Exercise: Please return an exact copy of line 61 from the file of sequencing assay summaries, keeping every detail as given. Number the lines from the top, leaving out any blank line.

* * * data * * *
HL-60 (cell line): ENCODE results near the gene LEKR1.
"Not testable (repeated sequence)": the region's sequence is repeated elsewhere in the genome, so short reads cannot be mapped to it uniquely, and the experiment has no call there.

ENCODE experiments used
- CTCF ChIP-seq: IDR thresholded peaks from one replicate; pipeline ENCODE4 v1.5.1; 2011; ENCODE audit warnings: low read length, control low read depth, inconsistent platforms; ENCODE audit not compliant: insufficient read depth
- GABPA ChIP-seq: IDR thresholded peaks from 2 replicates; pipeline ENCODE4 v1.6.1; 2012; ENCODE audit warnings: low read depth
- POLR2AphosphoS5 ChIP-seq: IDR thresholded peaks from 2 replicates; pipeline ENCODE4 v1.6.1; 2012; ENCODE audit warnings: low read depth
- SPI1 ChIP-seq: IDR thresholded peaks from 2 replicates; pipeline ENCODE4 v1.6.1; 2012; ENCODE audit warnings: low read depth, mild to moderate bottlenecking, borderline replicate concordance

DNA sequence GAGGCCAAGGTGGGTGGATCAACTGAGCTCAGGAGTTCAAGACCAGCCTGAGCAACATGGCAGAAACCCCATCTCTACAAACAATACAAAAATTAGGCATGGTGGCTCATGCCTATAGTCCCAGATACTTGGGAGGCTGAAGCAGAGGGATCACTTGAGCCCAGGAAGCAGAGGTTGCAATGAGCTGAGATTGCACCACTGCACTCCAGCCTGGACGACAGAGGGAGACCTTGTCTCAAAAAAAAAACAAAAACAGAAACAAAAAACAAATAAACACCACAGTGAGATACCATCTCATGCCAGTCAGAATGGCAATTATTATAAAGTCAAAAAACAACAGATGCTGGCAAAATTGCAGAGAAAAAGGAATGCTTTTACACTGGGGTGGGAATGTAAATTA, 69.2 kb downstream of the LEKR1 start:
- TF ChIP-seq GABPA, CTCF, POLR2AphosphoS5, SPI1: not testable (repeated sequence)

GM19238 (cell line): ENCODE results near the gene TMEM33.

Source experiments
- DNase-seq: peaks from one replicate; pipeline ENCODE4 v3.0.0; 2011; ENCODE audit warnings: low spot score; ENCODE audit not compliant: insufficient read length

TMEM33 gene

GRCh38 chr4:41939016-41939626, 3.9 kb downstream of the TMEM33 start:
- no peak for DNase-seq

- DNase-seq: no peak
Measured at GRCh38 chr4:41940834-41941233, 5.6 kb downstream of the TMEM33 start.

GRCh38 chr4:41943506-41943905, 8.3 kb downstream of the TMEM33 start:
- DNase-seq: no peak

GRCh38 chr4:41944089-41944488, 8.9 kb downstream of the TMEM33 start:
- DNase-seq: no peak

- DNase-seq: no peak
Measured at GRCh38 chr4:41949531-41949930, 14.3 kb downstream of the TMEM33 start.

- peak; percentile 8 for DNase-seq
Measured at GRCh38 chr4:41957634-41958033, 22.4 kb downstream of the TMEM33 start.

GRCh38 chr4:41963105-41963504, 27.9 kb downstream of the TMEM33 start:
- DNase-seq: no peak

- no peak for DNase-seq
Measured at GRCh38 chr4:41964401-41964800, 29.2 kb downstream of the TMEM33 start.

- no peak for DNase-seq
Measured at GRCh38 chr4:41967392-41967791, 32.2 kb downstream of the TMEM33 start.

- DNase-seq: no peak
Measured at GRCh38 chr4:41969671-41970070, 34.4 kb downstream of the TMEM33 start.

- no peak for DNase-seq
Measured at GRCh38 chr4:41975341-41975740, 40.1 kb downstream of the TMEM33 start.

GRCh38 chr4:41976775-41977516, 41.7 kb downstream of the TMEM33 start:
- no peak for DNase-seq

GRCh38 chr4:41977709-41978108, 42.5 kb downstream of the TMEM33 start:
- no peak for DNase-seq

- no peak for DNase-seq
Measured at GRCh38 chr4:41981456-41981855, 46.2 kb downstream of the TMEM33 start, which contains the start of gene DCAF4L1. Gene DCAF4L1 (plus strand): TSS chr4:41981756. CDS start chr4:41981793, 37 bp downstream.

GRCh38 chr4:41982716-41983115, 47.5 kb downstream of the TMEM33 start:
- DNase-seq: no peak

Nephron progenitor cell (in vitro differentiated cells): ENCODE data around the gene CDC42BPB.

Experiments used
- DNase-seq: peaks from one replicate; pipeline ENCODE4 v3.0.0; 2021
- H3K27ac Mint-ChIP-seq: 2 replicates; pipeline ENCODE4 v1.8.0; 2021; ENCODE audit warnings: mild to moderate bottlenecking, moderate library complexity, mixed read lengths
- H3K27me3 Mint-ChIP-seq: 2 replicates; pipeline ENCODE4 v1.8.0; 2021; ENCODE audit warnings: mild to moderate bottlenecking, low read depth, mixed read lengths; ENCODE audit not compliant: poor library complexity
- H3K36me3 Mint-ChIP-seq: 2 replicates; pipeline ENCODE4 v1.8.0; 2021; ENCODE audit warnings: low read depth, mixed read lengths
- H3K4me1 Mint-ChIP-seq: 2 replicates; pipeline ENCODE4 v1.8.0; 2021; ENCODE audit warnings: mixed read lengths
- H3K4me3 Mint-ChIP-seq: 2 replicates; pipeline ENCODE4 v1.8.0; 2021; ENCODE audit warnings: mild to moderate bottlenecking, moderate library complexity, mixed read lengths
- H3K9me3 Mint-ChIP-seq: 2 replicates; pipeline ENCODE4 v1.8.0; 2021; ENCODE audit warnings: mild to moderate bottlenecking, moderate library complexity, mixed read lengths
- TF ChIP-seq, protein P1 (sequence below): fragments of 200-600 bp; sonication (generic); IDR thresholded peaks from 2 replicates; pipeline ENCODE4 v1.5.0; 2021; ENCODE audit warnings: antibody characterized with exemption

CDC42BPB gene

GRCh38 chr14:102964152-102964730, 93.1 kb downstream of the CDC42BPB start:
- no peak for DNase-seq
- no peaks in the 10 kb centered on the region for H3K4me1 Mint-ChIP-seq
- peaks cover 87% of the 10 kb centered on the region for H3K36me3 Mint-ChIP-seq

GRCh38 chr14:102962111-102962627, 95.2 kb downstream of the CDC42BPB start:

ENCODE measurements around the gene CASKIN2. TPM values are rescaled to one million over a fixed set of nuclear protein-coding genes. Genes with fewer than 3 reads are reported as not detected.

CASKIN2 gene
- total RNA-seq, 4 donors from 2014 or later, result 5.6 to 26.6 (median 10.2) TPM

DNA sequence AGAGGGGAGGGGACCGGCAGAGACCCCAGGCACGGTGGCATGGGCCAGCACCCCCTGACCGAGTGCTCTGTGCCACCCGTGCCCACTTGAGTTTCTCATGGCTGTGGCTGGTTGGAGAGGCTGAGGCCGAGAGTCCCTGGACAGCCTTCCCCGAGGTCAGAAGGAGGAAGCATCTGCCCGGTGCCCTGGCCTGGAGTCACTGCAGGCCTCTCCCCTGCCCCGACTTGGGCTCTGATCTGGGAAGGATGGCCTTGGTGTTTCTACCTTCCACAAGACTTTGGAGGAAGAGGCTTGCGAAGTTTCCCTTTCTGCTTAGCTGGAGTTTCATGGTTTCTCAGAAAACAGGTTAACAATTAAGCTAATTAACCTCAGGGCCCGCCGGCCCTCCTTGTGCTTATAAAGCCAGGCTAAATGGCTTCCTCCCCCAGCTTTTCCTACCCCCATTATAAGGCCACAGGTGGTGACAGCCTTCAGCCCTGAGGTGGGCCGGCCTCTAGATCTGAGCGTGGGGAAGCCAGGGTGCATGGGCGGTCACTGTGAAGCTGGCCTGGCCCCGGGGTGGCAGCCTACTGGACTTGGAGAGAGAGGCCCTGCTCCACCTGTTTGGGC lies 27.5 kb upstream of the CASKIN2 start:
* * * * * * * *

CASKIN2 gene